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|David W. Spitzer, P.E.|
Water authorities typically install flowmeters and valve stations in strategic locations throughout their system so they can monitor water flow, manage where the water is distributed, and generate billing information for their customers. For example, there might be influent and effluent flowmeters measuring the water entering and leaving the water treatment plant. Flow measurement stations are typically located at the boundaries between the water authority and its customers for billing purposes. These stations may contain control valves when it is desirable to control the amount of flow to a customer, such as to regulate the customer tank level.
I recently visited a water authority that was having problems achieving a reasonable water balance among its many flowmeters. This was a concern because the errors were large enough that the authority could over-bill or under-bill millions of dollars annually. The existing primary flow elements utilized differential-pressure transmitters to generate a signal proportional to the flowrate.
I was asked to present my findings at a meeting after being on site for about two days and after traveling over 100 miles to observe the installation of a few of the many flowmeters. During this “adventure,” I did notice a number of potential flow measurement issues worthy of further investigation. If these issues did prove significant, modifications of some flow measurement systems might be necessary.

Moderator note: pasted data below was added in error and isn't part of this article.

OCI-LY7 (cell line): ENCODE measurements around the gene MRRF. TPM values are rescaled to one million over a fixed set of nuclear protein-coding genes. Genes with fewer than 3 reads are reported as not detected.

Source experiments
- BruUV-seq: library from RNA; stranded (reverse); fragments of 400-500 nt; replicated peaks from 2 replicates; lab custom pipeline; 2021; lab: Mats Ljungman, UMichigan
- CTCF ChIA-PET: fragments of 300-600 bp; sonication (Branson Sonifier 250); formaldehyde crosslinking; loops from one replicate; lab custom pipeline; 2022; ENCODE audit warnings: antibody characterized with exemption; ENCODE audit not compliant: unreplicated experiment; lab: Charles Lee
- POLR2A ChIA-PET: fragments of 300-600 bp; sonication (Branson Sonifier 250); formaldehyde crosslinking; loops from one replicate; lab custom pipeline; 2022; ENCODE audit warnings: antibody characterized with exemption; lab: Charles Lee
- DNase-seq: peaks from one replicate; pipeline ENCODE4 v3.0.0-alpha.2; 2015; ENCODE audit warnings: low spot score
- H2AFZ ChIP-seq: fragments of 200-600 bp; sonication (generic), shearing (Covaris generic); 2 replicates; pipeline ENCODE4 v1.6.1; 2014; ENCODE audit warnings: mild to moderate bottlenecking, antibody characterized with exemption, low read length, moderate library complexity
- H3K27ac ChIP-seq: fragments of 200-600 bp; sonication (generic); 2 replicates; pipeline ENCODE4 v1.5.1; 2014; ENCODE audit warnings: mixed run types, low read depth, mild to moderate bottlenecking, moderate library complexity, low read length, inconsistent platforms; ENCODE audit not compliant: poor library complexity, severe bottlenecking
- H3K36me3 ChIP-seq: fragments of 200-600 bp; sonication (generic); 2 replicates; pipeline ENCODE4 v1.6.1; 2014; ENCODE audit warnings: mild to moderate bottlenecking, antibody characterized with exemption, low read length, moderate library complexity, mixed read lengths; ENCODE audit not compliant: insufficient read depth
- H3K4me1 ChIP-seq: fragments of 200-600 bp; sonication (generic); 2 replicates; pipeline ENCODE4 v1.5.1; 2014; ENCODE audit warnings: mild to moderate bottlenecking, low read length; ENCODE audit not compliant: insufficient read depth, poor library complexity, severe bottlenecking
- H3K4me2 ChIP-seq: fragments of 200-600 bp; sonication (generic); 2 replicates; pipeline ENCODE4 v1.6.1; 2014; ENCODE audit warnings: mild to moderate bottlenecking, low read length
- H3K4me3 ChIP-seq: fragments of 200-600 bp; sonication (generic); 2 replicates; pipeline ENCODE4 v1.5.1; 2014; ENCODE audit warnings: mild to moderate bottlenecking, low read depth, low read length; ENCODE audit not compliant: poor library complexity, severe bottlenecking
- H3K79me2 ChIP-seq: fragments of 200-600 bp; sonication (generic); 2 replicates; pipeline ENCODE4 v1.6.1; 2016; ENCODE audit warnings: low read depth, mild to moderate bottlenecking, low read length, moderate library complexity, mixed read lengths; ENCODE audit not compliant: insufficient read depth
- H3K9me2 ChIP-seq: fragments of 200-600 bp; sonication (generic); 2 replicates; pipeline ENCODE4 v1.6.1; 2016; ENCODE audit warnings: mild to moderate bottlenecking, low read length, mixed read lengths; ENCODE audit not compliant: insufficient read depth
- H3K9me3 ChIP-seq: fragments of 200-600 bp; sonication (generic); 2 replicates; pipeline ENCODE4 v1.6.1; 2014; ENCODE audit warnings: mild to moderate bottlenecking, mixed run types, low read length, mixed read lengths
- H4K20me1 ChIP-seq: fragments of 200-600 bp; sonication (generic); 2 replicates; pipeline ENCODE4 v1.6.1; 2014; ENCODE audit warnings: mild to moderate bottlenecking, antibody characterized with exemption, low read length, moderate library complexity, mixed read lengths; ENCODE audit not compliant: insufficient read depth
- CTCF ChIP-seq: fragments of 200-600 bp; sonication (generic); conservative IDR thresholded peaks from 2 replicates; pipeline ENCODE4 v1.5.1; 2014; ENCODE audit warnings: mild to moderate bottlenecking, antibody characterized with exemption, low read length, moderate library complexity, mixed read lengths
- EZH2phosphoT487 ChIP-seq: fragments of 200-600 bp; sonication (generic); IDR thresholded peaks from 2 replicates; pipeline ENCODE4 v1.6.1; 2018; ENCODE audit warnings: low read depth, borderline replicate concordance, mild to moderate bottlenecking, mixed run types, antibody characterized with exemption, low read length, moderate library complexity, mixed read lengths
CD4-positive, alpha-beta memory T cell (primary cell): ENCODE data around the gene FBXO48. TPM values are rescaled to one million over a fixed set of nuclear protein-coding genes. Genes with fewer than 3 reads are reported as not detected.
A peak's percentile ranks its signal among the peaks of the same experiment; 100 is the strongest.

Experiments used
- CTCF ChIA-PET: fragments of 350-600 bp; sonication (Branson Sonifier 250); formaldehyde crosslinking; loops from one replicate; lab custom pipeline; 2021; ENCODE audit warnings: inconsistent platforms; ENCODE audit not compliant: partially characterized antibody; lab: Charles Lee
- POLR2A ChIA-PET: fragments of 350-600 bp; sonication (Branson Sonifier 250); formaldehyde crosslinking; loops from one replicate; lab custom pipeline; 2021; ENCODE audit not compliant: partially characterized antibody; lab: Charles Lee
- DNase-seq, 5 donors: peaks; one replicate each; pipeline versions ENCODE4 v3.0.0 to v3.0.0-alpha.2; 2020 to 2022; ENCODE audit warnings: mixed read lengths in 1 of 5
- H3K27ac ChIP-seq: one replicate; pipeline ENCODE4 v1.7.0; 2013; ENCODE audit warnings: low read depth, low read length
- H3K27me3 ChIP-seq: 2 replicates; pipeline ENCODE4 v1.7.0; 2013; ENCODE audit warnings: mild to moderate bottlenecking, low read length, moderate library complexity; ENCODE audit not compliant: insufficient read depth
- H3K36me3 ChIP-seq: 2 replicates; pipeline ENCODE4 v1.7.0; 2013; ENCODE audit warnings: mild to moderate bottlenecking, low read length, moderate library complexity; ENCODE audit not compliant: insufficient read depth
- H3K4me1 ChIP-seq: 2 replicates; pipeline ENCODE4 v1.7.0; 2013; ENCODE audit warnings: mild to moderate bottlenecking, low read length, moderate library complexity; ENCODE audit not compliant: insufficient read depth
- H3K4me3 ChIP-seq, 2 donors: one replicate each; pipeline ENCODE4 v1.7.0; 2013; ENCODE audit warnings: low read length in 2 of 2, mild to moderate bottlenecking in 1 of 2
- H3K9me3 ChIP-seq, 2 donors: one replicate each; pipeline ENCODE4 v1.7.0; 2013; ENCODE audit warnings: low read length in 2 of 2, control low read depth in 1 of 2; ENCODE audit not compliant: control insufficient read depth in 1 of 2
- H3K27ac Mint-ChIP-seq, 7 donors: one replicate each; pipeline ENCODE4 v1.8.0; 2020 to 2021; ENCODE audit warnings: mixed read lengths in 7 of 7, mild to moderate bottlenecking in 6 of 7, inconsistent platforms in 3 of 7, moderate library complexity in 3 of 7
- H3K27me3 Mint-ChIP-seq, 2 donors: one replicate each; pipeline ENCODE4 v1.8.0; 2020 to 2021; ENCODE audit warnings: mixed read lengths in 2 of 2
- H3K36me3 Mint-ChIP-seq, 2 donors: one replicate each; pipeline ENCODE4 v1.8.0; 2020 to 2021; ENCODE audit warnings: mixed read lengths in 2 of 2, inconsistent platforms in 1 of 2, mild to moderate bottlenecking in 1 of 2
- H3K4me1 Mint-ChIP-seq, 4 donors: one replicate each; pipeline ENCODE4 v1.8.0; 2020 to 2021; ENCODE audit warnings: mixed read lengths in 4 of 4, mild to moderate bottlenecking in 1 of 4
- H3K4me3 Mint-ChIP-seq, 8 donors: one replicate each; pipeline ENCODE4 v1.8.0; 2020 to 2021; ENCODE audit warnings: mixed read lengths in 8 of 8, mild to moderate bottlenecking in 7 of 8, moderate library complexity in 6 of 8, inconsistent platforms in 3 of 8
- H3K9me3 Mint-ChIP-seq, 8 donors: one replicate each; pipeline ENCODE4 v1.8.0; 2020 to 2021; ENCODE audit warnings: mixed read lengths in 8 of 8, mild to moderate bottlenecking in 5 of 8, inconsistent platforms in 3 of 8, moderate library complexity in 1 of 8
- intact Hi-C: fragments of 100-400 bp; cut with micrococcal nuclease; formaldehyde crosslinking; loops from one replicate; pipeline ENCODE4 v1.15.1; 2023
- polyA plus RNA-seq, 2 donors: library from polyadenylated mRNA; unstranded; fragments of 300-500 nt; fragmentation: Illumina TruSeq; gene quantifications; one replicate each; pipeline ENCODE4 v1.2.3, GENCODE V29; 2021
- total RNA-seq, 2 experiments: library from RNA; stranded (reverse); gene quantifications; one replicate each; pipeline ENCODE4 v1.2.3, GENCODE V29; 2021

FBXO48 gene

The two-hour meeting was immediately turned over to me so I could present my preliminary findings. Remember, I had only been on site for two days and had examined only a few of the flowmeter stations, and I only had a few minutes prior to the meeting to write about seven words of an outline. As I looked around the room, everybody seemed to be holding their breath in fear of the diagnosis.
My first statement was to the effect that there were potential problems that should be investigated, but that fixing them (if they proved real) would not require excavation or major piping rework. I could sense a partial sense of relief that was later enhanced when it was determined that the measurement problems were not due to the people maintaining the equipment.
What was actually done and decided at the meeting was pretty close to nothing — some potential problems were discussed, no actual problems were identified, and no decisions to take action were made. Still, the authority was relieved because they were able to determine that their worst fears were unfounded. I was a hero, and I left the meeting feeling that by doing nothing maybe I had done something after all.
David W. Spitzer, P.E., is a regular contributor to Flow Control. He has more than 25 years of experience in specifying, building, installing, startup, and troubleshooting process control instrumentation. He has developed and taught seminars for almost 20 years and is a member of ISA and belongs to ASME, MFC, and ISO TC30 committees. Mr. Spitzer has published a number of books concerning the application and use of fluid handling technology, including the popular The Consumer Guide to... series, which compares flowmeters by supplier. Mr. Spitzer is currently a principal in Spitzer and Boyes LLC, offering engineering, product development, marketing, and distribution consulting for manufacturing and automation companies. He can be reached at 845 623-1830.